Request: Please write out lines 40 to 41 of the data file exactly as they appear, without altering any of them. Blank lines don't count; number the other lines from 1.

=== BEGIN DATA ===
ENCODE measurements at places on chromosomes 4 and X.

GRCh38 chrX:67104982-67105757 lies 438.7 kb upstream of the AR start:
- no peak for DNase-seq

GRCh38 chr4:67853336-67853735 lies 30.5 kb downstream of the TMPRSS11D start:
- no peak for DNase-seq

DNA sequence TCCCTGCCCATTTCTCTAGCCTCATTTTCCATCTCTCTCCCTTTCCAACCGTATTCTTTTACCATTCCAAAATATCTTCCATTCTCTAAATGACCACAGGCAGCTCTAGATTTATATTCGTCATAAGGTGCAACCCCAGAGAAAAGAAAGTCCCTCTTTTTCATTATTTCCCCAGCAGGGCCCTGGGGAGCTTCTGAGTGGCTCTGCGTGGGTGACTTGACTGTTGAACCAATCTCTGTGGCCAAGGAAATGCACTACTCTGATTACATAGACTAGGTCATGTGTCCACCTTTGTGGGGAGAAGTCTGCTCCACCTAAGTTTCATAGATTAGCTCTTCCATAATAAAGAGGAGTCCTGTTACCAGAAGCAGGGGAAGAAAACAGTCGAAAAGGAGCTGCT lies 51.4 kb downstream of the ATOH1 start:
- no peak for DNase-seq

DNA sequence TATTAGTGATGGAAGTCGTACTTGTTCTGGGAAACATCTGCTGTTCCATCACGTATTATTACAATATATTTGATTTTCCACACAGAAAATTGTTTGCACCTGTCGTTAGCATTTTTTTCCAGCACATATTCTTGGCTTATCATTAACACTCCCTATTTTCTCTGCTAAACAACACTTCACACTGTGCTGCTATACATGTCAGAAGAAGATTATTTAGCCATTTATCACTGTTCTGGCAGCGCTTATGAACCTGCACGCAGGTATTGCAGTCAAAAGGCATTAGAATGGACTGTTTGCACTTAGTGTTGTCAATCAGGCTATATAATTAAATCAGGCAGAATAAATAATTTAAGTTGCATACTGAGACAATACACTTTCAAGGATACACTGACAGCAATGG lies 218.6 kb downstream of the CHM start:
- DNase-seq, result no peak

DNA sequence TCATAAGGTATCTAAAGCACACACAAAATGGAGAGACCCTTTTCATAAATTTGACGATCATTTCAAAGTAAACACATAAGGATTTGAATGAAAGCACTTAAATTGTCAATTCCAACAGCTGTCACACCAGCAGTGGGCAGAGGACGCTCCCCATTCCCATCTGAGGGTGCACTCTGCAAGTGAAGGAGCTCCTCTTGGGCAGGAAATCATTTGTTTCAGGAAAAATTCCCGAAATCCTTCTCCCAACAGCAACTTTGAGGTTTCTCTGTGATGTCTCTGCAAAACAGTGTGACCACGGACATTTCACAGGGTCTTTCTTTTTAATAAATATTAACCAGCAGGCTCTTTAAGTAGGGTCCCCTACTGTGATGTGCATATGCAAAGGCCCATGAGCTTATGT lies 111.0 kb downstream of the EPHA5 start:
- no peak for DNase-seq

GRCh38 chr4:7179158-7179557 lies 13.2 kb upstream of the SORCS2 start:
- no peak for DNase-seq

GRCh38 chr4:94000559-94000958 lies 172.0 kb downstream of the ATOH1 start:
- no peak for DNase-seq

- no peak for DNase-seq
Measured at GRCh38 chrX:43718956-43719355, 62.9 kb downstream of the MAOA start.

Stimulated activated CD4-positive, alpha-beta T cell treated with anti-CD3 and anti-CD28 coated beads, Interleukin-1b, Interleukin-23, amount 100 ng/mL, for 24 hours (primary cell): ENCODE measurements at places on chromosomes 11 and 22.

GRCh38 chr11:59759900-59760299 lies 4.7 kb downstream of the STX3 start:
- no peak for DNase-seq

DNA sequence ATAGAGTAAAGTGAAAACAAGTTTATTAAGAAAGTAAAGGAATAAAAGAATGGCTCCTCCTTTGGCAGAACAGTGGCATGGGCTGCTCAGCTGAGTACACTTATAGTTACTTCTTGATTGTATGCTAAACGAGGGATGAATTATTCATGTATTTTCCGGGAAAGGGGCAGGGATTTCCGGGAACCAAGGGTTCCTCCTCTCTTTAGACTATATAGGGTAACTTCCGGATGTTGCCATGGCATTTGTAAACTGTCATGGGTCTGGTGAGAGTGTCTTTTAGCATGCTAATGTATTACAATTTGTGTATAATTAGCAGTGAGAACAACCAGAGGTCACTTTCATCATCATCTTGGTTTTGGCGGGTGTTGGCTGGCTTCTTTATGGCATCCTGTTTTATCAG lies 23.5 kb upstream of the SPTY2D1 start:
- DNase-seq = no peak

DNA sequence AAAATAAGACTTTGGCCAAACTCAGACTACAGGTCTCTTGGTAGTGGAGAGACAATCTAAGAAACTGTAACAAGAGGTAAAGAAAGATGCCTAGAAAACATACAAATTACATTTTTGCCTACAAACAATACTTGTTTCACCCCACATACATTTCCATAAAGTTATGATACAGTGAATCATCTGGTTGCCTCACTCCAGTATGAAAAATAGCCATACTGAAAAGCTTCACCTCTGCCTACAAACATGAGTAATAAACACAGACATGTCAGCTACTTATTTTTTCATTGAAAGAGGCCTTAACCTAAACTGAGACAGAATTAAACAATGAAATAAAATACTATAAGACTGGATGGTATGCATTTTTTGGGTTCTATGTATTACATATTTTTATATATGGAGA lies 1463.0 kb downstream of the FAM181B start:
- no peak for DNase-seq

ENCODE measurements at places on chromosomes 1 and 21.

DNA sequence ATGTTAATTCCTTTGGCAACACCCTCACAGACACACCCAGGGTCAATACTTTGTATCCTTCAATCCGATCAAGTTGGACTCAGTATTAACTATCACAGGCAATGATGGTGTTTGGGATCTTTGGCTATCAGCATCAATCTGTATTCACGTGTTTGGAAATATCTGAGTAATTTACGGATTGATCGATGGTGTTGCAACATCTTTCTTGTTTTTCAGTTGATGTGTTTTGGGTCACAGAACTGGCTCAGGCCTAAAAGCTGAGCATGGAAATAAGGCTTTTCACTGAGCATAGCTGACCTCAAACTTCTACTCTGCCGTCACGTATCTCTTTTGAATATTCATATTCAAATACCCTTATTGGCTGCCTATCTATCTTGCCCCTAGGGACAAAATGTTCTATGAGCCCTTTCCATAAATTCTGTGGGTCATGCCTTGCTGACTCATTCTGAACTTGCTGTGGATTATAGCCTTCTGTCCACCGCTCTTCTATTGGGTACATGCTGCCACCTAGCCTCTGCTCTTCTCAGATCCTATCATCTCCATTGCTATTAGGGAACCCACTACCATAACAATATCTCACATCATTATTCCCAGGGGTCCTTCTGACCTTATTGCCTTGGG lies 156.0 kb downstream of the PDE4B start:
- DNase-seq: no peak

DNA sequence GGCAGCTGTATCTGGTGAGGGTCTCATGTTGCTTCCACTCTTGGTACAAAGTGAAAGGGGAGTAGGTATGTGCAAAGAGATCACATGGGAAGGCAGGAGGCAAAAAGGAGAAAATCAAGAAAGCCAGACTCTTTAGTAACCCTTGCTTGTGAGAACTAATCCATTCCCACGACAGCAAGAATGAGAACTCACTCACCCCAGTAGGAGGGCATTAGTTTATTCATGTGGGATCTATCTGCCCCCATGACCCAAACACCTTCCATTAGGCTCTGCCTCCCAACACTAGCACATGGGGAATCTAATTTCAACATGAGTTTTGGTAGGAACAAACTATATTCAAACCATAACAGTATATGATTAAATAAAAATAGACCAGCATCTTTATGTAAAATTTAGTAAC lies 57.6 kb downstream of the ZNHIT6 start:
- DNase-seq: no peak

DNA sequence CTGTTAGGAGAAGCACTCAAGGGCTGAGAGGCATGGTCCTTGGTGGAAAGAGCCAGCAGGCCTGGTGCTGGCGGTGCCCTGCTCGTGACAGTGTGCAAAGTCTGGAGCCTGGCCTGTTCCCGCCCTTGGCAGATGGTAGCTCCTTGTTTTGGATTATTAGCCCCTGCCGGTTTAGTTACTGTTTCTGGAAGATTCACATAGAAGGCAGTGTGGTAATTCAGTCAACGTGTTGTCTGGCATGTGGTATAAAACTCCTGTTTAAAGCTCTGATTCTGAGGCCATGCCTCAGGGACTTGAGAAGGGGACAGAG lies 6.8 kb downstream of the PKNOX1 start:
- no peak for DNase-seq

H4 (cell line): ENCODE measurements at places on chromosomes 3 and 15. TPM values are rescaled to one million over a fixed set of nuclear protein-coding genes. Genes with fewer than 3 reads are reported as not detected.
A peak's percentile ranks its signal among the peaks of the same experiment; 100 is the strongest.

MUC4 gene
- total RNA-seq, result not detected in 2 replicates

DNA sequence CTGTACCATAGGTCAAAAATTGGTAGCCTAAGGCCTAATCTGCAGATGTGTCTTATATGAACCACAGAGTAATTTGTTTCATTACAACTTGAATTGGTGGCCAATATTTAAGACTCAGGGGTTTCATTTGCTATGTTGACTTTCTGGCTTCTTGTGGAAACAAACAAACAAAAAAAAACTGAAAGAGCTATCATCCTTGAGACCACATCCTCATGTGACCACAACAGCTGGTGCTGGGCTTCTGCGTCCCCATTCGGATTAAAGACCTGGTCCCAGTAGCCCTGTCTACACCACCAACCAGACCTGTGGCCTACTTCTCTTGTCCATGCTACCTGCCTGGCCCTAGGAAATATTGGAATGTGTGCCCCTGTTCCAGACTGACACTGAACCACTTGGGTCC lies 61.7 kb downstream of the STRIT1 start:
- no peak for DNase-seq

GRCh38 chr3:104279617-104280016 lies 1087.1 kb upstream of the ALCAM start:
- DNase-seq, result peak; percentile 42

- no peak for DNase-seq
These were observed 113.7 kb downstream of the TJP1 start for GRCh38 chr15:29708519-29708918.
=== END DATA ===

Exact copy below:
- no peak for DNase-seq
These were observed 113.7 kb downstream of the TJP1 start for GRCh38 chr15:29708519-29708918.